Summer for Liesl included swim team, which at first was scary and overwhelming — something she feared she wasn’t equipped to do. I have never seen that child come closer to a full-fledged panic attack than I did that first night of swim team practice, when midway through she got out of the pool in tears because it was too overwhelming. Nothing that night could get her back in the pool. She was too battered from the unexpected difficulty and the feeling of being out of control of herself and her surroundings.

After a lot of discussion that night and the next day, we returned to practice and prayed that God would help her just get through it. She did (He did), and though there were other turns along the way — anxiety over the first meet, disappointment at not getting ribbons or trophies she wanted, general reluctance to swim — she finished her season to see out the very last meet: at State in Bryan, Texas. She didn’t come anywhere near ribbons or trophies there, but she persevered and maybe grew in the process.

Growth is on the horizon again, and it’s there for Mathilde, who will say goodbye to her days at home with me for full-time kindergarten. It’s there for me who will have to adjust to the end of an era: nurturing my young children in the daylight hours with a freedom of time that likely won’t come around again soon. I feel very prayerful imagining how I should spend this new time I’ll have on my hands. I hear God’s voice telling me to live with more intention.

What matters? What will last? These are the questions I want to answer daily.

Yesterday, for one of our last adventures before the new school year begins, we swam with friends we rarely see. While the girls swam, my friend and I got to talk, and she shared a blog post that touched her and that was touching to me. It was about disappointment and telling your story even when you don’t like the story you have to tell.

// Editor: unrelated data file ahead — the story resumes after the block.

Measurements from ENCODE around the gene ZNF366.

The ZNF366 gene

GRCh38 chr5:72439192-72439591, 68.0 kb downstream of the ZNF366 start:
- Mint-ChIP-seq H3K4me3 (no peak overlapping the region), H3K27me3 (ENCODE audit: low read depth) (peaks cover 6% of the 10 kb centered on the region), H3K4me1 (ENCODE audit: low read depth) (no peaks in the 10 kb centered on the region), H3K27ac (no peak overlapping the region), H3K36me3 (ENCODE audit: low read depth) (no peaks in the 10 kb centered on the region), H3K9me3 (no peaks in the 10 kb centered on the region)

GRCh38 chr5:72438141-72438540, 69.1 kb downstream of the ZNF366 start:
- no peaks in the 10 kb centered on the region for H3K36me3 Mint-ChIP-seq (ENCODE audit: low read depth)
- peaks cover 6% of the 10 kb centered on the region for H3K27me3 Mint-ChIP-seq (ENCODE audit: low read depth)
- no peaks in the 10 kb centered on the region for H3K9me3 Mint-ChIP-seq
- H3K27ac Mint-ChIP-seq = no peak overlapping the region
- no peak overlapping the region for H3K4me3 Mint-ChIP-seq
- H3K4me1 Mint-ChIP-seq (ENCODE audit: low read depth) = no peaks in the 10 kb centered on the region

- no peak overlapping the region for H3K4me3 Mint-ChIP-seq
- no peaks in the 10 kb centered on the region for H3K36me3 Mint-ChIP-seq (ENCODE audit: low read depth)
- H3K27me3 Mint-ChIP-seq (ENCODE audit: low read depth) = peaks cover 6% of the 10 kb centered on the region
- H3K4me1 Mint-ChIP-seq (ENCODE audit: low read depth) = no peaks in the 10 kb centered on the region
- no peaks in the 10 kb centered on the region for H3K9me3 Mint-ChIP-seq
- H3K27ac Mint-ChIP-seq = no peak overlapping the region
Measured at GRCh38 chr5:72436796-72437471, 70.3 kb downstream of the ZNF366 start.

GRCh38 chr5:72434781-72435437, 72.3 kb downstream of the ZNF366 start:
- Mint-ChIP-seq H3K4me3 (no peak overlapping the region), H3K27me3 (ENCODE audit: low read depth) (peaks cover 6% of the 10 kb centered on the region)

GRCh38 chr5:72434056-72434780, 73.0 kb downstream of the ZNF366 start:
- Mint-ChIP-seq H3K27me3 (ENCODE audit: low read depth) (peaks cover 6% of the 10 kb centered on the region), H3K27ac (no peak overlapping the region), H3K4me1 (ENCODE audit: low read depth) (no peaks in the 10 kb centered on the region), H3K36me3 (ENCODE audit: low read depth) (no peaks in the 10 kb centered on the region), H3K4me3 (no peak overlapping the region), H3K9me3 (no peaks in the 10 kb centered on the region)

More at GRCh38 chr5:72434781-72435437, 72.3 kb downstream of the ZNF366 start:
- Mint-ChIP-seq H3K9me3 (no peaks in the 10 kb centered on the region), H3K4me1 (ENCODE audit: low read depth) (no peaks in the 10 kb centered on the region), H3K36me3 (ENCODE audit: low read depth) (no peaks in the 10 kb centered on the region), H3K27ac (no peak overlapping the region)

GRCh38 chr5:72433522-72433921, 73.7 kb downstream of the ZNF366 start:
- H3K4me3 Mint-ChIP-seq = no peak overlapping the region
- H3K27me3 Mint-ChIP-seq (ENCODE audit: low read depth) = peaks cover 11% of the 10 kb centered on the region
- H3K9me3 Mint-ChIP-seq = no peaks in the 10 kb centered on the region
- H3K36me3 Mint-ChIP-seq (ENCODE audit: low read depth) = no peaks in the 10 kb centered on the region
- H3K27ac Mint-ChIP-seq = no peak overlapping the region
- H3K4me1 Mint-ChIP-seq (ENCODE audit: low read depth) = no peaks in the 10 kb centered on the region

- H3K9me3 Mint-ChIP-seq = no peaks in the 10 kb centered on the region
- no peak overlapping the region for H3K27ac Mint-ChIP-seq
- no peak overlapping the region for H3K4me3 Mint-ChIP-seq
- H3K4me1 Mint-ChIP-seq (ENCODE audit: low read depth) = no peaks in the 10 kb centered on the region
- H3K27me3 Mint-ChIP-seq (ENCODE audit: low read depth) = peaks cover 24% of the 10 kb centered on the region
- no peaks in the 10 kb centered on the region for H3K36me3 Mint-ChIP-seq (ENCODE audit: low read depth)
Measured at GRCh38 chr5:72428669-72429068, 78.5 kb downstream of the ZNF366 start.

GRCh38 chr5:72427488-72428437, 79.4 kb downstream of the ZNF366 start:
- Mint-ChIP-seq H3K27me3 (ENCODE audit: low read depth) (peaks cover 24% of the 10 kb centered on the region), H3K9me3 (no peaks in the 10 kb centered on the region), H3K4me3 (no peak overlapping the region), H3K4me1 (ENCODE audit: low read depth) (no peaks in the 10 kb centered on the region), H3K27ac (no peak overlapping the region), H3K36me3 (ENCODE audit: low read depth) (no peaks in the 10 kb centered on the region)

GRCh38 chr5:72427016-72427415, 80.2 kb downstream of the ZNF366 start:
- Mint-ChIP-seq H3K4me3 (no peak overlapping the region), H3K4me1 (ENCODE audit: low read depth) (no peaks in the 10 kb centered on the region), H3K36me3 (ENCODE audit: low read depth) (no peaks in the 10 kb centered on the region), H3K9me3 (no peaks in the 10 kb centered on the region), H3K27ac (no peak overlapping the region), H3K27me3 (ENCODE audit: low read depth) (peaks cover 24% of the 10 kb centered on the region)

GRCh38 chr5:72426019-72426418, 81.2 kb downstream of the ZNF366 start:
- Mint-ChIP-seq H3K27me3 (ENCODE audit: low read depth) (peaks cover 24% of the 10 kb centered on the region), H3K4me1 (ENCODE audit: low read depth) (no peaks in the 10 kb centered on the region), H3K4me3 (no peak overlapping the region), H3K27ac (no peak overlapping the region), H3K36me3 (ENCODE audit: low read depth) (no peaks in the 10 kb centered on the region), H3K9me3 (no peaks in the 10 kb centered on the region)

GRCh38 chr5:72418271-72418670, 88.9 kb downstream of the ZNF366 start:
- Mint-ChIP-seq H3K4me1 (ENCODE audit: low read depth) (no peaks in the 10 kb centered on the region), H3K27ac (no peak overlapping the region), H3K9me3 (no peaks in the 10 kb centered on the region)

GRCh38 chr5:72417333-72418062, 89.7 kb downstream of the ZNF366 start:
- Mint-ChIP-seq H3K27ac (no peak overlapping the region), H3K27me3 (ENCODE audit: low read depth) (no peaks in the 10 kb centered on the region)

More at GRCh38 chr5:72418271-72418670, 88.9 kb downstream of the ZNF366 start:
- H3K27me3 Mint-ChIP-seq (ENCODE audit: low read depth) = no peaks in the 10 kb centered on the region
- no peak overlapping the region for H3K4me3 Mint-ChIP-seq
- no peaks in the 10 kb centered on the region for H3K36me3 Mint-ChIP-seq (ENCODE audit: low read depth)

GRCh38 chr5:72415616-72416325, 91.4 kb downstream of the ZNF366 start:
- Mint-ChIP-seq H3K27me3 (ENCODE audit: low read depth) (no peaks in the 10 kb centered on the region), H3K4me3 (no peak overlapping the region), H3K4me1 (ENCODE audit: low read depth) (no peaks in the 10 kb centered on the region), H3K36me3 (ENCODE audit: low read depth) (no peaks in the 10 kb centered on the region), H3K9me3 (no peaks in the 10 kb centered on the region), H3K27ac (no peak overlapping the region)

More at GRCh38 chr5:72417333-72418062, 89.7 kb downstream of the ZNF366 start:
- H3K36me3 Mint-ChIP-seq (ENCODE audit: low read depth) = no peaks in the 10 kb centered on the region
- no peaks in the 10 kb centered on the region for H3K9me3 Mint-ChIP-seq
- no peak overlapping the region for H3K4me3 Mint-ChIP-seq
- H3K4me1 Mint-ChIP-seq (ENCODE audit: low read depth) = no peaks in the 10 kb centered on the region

The author writes, as an example, that what we do or what we want isn’t about the thing itself. With swim team, it’s not about the medals and winning. It’s about persevering and finding a way out of disappointments with our character and integrity intact.

There were many years when the disappointment I experienced in marriage and other areas of life turned me away from God rather than toward him. I didn’t like how heavy Christ’s cross was. I didn’t like how heavy it felt to stay in a marriage with a husband who made me feel lonely, or angry. 

The discrepancy of what is and what I want can be grating and irritating, calling me to examine and re-examine such things as what truth is, and what true love looks like. I don’t like the feeling of being in relationships (familial or otherwise) that do not fulfill me. Do I turn my back on them? Selfishness dictates it. The Gospel says otherwise and calls us to choose hope over despair, forgiveness over unrelenting anger, faith over bitter disappointment. That’s the story our lives are to tell.

imageThrough a glass darkly (dirty windows)

imageGrowing and turning

imageLooking heavenward


But I've got a girl in the war, Paul
The only thing I know to do
Is turn up the music
And pray that she makes it through.
—Josh Ritter